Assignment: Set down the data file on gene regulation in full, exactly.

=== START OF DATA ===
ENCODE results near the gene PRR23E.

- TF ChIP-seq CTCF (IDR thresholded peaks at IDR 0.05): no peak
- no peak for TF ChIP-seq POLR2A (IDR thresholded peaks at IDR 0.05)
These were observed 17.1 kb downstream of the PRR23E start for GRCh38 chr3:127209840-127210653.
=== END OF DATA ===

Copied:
ENCODE results near the gene PRR23E.

- TF ChIP-seq CTCF (IDR thresholded peaks at IDR 0.05): no peak
- no peak for TF ChIP-seq POLR2A (IDR thresholded peaks at IDR 0.05)
These were observed 17.1 kb downstream of the PRR23E start for GRCh38 chr3:127209840-127210653.